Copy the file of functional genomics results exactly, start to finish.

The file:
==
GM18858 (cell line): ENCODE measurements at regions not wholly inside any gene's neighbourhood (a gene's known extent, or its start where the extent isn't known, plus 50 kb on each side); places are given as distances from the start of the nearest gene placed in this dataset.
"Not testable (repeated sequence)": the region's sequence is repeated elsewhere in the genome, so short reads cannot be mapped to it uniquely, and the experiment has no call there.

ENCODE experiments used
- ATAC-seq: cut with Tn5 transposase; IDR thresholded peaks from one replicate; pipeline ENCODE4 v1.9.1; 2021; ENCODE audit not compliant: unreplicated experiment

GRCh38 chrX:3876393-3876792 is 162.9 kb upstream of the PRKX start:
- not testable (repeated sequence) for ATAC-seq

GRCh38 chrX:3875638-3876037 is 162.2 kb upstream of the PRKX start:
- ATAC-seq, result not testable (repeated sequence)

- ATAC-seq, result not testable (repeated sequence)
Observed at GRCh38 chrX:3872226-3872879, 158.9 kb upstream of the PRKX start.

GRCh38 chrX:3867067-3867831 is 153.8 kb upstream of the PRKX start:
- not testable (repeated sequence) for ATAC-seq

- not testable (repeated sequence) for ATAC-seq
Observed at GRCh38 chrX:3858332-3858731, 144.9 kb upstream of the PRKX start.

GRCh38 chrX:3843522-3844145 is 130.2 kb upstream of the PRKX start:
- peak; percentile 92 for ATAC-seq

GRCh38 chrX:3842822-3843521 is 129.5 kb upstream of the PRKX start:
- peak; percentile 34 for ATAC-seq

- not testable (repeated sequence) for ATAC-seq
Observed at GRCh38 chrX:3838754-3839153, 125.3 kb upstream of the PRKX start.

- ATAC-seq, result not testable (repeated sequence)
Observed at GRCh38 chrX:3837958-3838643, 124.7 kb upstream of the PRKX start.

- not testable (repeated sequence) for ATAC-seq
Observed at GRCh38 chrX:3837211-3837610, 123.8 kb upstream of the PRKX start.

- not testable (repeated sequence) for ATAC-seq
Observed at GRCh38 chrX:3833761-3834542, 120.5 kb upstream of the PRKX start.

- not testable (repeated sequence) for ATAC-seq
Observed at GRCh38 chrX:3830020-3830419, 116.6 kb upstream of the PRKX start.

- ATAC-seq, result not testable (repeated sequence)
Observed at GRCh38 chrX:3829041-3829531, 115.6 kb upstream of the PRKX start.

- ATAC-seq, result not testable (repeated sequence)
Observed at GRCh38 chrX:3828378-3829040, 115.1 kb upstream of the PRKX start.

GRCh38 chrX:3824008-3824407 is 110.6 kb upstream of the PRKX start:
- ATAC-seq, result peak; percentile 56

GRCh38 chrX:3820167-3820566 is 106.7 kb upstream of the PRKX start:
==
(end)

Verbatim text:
GM18858 (cell line): ENCODE measurements at regions not wholly inside any gene's neighbourhood (a gene's known extent, or its start where the extent isn't known, plus 50 kb on each side); places are given as distances from the start of the nearest gene placed in this dataset.
"Not testable (repeated sequence)": the region's sequence is repeated elsewhere in the genome, so short reads cannot be mapped to it uniquely, and the experiment has no call there.

ENCODE experiments used
- ATAC-seq: cut with Tn5 transposase; IDR thresholded peaks from one replicate; pipeline ENCODE4 v1.9.1; 2021; ENCODE audit not compliant: unreplicated experiment

GRCh38 chrX:3876393-3876792 is 162.9 kb upstream of the PRKX start:
- not testable (repeated sequence) for ATAC-seq

GRCh38 chrX:3875638-3876037 is 162.2 kb upstream of the PRKX start:
- ATAC-seq, result not testable (repeated sequence)

- ATAC-seq, result not testable (repeated sequence)
Observed at GRCh38 chrX:3872226-3872879, 158.9 kb upstream of the PRKX start.

GRCh38 chrX:3867067-3867831 is 153.8 kb upstream of the PRKX start:
- not testable (repeated sequence) for ATAC-seq

- not testable (repeated sequence) for ATAC-seq
Observed at GRCh38 chrX:3858332-3858731, 144.9 kb upstream of the PRKX start.

GRCh38 chrX:3843522-3844145 is 130.2 kb upstream of the PRKX start:
- peak; percentile 92 for ATAC-seq

GRCh38 chrX:3842822-3843521 is 129.5 kb upstream of the PRKX start:
- peak; percentile 34 for ATAC-seq

- not testable (repeated sequence) for ATAC-seq
Observed at GRCh38 chrX:3838754-3839153, 125.3 kb upstream of the PRKX start.

- ATAC-seq, result not testable (repeated sequence)
Observed at GRCh38 chrX:3837958-3838643, 124.7 kb upstream of the PRKX start.

- not testable (repeated sequence) for ATAC-seq
Observed at GRCh38 chrX:3837211-3837610, 123.8 kb upstream of the PRKX start.

- not testable (repeated sequence) for ATAC-seq
Observed at GRCh38 chrX:3833761-3834542, 120.5 kb upstream of the PRKX start.

- not testable (repeated sequence) for ATAC-seq
Observed at GRCh38 chrX:3830020-3830419, 116.6 kb upstream of the PRKX start.

- ATAC-seq, result not testable (repeated sequence)
Observed at GRCh38 chrX:3829041-3829531, 115.6 kb upstream of the PRKX start.

- ATAC-seq, result not testable (repeated sequence)
Observed at GRCh38 chrX:3828378-3829040, 115.1 kb upstream of the PRKX start.

GRCh38 chrX:3824008-3824407 is 110.6 kb upstream of the PRKX start:
- ATAC-seq, result peak; percentile 56

GRCh38 chrX:3820167-3820566 is 106.7 kb upstream of the PRKX start: